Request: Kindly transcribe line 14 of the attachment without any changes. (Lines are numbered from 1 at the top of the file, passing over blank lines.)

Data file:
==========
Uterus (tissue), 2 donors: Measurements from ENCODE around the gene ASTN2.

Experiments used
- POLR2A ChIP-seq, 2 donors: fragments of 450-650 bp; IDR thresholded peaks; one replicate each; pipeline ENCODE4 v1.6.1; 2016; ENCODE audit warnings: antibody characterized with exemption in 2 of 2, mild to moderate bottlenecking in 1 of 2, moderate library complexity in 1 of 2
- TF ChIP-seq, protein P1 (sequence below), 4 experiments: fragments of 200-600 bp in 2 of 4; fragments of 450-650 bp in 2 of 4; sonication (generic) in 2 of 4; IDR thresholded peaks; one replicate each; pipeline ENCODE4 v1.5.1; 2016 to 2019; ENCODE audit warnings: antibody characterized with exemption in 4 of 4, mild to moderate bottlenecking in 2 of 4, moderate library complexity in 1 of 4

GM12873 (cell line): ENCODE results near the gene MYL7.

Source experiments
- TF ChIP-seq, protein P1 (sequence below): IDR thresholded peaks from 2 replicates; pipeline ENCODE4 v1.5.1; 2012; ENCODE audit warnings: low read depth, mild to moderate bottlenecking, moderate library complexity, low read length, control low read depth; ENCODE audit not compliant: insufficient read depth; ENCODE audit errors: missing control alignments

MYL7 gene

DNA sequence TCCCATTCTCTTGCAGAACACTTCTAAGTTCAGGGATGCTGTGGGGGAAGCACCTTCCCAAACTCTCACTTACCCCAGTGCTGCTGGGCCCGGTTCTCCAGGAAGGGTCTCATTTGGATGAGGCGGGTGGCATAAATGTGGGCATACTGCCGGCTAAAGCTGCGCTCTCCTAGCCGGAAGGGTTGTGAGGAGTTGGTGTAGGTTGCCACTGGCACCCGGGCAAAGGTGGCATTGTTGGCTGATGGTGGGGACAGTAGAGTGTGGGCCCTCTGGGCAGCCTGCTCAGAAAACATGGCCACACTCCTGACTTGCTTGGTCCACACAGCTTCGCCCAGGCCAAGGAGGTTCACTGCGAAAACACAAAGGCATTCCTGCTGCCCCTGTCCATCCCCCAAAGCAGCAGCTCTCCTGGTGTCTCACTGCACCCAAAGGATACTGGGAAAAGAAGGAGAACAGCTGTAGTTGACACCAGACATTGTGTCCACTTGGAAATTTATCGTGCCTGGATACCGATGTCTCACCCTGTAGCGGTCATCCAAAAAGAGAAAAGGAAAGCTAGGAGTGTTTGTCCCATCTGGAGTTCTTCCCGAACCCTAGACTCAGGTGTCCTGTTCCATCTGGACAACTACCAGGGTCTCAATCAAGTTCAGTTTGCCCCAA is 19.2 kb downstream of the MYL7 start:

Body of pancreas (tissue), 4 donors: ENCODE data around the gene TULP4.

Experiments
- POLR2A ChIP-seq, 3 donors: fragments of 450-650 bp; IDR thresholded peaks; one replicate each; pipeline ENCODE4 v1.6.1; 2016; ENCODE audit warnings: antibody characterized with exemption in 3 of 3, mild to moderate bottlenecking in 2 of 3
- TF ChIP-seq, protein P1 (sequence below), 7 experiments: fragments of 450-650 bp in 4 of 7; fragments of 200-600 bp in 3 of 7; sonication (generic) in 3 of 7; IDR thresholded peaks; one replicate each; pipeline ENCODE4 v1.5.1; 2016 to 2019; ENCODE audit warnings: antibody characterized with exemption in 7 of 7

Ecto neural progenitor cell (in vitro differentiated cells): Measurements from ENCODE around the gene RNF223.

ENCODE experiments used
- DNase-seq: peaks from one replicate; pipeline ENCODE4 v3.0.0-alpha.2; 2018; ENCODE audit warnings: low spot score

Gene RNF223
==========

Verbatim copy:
Ecto neural progenitor cell (in vitro differentiated cells): Measurements from ENCODE around the gene RNF223.